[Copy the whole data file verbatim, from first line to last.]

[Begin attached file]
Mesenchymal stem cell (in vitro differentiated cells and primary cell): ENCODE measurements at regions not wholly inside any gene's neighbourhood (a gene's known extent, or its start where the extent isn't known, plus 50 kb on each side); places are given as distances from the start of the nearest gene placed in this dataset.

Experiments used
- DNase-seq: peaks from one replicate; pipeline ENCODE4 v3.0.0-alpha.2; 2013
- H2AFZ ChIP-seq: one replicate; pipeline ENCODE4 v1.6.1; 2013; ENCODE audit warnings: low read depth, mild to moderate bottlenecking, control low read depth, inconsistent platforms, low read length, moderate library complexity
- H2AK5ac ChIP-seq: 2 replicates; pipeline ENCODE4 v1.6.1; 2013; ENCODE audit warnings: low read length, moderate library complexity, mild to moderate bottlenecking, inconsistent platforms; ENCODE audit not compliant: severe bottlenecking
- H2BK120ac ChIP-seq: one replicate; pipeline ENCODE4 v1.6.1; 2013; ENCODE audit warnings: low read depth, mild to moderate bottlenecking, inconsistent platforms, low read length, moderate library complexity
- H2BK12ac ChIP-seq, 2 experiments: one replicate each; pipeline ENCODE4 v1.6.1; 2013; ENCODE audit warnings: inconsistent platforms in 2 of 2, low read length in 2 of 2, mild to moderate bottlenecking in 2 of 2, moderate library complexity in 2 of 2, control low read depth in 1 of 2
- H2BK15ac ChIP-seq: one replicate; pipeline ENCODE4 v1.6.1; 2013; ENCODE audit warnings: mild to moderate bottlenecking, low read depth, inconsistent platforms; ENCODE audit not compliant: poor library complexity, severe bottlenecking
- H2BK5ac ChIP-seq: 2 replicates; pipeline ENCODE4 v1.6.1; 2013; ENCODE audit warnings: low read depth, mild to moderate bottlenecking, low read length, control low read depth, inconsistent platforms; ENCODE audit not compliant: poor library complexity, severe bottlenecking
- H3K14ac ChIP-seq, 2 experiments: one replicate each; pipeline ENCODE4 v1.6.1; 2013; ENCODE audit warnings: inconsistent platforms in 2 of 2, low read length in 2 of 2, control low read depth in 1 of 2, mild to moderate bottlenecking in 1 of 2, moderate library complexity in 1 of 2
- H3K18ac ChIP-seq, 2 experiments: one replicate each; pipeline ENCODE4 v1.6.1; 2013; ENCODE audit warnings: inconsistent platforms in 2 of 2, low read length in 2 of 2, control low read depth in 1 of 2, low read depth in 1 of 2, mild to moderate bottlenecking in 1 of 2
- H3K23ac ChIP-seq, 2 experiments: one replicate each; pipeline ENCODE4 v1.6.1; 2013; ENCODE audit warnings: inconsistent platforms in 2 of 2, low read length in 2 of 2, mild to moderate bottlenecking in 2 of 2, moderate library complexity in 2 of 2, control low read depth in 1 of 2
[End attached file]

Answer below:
Mesenchymal stem cell (in vitro differentiated cells and primary cell): ENCODE measurements at regions not wholly inside any gene's neighbourhood (a gene's known extent, or its start where the extent isn't known, plus 50 kb on each side); places are given as distances from the start of the nearest gene placed in this dataset.

Experiments used
- DNase-seq: peaks from one replicate; pipeline ENCODE4 v3.0.0-alpha.2; 2013
- H2AFZ ChIP-seq: one replicate; pipeline ENCODE4 v1.6.1; 2013; ENCODE audit warnings: low read depth, mild to moderate bottlenecking, control low read depth, inconsistent platforms, low read length, moderate library complexity
- H2AK5ac ChIP-seq: 2 replicates; pipeline ENCODE4 v1.6.1; 2013; ENCODE audit warnings: low read length, moderate library complexity, mild to moderate bottlenecking, inconsistent platforms; ENCODE audit not compliant: severe bottlenecking
- H2BK120ac ChIP-seq: one replicate; pipeline ENCODE4 v1.6.1; 2013; ENCODE audit warnings: low read depth, mild to moderate bottlenecking, inconsistent platforms, low read length, moderate library complexity
- H2BK12ac ChIP-seq, 2 experiments: one replicate each; pipeline ENCODE4 v1.6.1; 2013; ENCODE audit warnings: inconsistent platforms in 2 of 2, low read length in 2 of 2, mild to moderate bottlenecking in 2 of 2, moderate library complexity in 2 of 2, control low read depth in 1 of 2
- H2BK15ac ChIP-seq: one replicate; pipeline ENCODE4 v1.6.1; 2013; ENCODE audit warnings: mild to moderate bottlenecking, low read depth, inconsistent platforms; ENCODE audit not compliant: poor library complexity, severe bottlenecking
- H2BK5ac ChIP-seq: 2 replicates; pipeline ENCODE4 v1.6.1; 2013; ENCODE audit warnings: low read depth, mild to moderate bottlenecking, low read length, control low read depth, inconsistent platforms; ENCODE audit not compliant: poor library complexity, severe bottlenecking
- H3K14ac ChIP-seq, 2 experiments: one replicate each; pipeline ENCODE4 v1.6.1; 2013; ENCODE audit warnings: inconsistent platforms in 2 of 2, low read length in 2 of 2, control low read depth in 1 of 2, mild to moderate bottlenecking in 1 of 2, moderate library complexity in 1 of 2
- H3K18ac ChIP-seq, 2 experiments: one replicate each; pipeline ENCODE4 v1.6.1; 2013; ENCODE audit warnings: inconsistent platforms in 2 of 2, low read length in 2 of 2, control low read depth in 1 of 2, low read depth in 1 of 2, mild to moderate bottlenecking in 1 of 2
- H3K23ac ChIP-seq, 2 experiments: one replicate each; pipeline ENCODE4 v1.6.1; 2013; ENCODE audit warnings: inconsistent platforms in 2 of 2, low read length in 2 of 2, mild to moderate bottlenecking in 2 of 2, moderate library complexity in 2 of 2, control low read depth in 1 of 2